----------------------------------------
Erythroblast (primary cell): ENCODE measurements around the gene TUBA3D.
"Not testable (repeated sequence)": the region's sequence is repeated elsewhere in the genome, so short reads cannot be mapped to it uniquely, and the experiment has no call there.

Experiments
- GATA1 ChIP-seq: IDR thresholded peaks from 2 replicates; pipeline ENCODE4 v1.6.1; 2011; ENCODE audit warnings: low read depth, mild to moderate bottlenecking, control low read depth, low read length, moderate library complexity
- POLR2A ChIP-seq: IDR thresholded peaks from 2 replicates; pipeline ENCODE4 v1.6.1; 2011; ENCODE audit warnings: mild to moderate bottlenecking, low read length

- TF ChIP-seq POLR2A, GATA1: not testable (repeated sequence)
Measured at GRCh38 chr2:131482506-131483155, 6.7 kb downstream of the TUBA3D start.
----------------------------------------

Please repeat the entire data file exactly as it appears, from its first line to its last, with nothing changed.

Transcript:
Erythroblast (primary cell): ENCODE measurements around the gene TUBA3D.
"Not testable (repeated sequence)": the region's sequence is repeated elsewhere in the genome, so short reads cannot be mapped to it uniquely, and the experiment has no call there.

Experiments
- GATA1 ChIP-seq: IDR thresholded peaks from 2 replicates; pipeline ENCODE4 v1.6.1; 2011; ENCODE audit warnings: low read depth, mild to moderate bottlenecking, control low read depth, low read length, moderate library complexity
- POLR2A ChIP-seq: IDR thresholded peaks from 2 replicates; pipeline ENCODE4 v1.6.1; 2011; ENCODE audit warnings: mild to moderate bottlenecking, low read length

- TF ChIP-seq POLR2A, GATA1: not testable (repeated sequence)
Measured at GRCh38 chr2:131482506-131483155, 6.7 kb downstream of the TUBA3D start.